Bouquets made of bank notes prompts outrage over wealth in China
Internet users decry cash-packed bouquet as the latest example of how some members of China’s affluent but uncultured nouveau riche have taken a battering ram to the boundaries of good taste
For centuries, roses have been considered the go-to flower for sweaty-palmed suitors the world over.
But a cash-flush member of China’s rapidly expanding nouveau riche has reportedly attempted to rewrite the romantic rulebook by proposing to his girlfriend not with a bouquet of fragrant flowers but one packed with bright pink bank notes.
Photographs of the paper-scented and distinctly un-communist bouquet sent shivers through the Chinese internet on Monday and shed light on the dubious spending habits of a group known as the “tuhao”.
“Disgustingly vulgar,” wrote one user of the Twitter-like microblog Weibo after photographs of the bouquet, made up of 10,000 yuan (£1,020) worth of 100 yuan notes emblazoned with the face of Mao Tse-tung, spread like wildfire on social media.
“Is this girl marrying herself off or selling herself out?” questioned another.
Mr Jin, the florist responsible for crafting the yuan-stuffed bouquet, told The Telegraph the customer had seen his creation as the ultimate romantic gesture.
“He withdrew the money from the bank himself and brought the notes to us,” said Mr Jin, who runs the “Flower in the House” florists in the city of Yangzhou and declined to give his first name.
“At first we had some concerns about making a bouquet out of renminbi but the customer was extremely insistent.”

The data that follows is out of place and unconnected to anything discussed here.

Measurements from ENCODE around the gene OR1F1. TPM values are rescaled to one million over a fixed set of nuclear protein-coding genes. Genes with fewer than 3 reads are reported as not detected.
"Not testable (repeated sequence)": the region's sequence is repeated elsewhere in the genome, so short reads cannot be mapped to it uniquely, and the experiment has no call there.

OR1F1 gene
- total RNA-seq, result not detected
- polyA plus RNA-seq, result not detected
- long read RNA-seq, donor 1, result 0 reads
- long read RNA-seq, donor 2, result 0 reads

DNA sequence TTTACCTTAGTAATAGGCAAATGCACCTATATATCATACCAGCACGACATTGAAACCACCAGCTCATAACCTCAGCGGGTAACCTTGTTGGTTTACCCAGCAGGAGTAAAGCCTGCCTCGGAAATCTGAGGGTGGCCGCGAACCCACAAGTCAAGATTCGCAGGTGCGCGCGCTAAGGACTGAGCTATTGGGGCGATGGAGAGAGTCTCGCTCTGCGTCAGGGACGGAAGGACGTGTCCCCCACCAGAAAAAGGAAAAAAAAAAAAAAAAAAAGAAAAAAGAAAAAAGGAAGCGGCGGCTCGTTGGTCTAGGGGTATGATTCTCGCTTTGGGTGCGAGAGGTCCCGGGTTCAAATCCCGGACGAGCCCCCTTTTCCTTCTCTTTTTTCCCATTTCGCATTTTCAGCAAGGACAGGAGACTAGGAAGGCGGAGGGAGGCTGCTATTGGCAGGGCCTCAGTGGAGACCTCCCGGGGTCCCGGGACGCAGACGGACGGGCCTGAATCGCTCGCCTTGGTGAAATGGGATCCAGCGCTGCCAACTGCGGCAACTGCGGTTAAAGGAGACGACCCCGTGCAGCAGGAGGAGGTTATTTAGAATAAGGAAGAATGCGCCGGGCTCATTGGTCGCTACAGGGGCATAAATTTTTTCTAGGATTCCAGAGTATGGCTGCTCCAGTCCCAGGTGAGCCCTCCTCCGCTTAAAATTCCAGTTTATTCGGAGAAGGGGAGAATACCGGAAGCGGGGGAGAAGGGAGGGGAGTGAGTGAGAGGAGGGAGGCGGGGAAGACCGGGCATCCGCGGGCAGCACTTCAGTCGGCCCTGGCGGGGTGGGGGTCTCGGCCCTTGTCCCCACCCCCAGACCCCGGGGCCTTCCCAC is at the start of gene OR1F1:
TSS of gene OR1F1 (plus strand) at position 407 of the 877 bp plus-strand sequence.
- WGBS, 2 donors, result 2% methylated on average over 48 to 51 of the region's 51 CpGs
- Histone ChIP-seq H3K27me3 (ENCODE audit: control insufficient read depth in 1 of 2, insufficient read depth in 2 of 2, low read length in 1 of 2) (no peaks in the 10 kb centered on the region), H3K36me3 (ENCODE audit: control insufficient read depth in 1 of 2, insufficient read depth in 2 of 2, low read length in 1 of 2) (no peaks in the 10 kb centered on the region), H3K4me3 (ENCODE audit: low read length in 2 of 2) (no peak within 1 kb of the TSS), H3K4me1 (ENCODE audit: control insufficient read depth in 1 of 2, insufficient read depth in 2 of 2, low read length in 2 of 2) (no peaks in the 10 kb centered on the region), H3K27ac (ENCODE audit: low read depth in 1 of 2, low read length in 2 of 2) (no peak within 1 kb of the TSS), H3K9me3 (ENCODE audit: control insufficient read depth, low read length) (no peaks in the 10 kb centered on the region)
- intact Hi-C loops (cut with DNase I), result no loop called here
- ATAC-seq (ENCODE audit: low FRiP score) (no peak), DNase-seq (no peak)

The florist refused to give further details about his 20-something-year-old client and defended the commission as an “interesting episode”.
But internet users were quick to pour scorn on the young man, who they decried as the latest example of a Chinese “tuhao” with more money than sense.
The word - once used to refer to rich rural landowners – is composed of two Chinese characters: “tu” which means uncouth and “hao” which means “wealth”.
Their combination has now become a byword for affluent but culturally impoverished Chinese with “garish tastes [but without] good cultural traits and sophistication,” the China Daily reported in October.
Scarcely a day goes by without cases of tuhao-type behavior or bling appearing in the Chinese media in the form of diamond-studded Chryslers, golden iPhones or the man who served up around £500,000 in cash on plates at a wedding banquet.
On Saturday internet users ridiculed another tuhao who proposed to his girlfriend by splashing out £20,000 on 1000 pairs of shoes and then whisked his bride-to-be off in a pumpkin-shaped car.
Increasingly popular in Chinese conversations, the concept of tuhao is now seeking an international career. Earlier this month state media suggested the word might eventually be embraced by English speakers and could even clinch a place in the Oxford English Dictionary.
“If its influence continues, it is very likely to appear on our updated list of words,” Julie Kleeman, one of the editors of the Oxford English-Chinese dictionary, was quoted as saying.
Meanwhile, Mr Jin, the florist, said he was happy to accept future commissions from customers who hoped to say it with wads of cash rather than roses.
“I heard he was successful in his proposal,” he said of his mysterious but now happily betrothed tuhao client.